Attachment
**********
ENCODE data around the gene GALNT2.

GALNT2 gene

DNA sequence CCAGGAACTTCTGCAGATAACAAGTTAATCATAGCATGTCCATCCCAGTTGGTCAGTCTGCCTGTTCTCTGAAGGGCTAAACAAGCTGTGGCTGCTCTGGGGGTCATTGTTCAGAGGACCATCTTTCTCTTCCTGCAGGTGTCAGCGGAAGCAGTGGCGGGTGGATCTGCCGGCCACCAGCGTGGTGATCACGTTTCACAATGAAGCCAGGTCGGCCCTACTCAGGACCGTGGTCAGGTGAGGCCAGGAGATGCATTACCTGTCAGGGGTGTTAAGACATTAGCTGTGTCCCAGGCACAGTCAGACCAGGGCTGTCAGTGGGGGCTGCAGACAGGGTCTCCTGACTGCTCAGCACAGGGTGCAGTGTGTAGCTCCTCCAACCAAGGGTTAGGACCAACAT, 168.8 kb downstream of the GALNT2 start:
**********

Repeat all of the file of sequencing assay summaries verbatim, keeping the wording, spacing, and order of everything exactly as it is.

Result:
ENCODE data around the gene GALNT2.

GALNT2 gene

DNA sequence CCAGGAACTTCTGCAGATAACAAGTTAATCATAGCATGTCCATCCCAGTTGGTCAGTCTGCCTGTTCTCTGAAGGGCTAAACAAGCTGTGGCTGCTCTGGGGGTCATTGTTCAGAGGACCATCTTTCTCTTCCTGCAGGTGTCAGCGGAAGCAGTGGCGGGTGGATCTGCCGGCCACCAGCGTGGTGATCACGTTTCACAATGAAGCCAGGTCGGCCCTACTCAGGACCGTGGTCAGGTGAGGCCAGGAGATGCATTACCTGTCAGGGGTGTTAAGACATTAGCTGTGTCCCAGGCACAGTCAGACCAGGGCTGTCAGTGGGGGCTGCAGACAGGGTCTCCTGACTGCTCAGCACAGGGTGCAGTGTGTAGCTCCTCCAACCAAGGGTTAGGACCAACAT, 168.8 kb downstream of the GALNT2 start: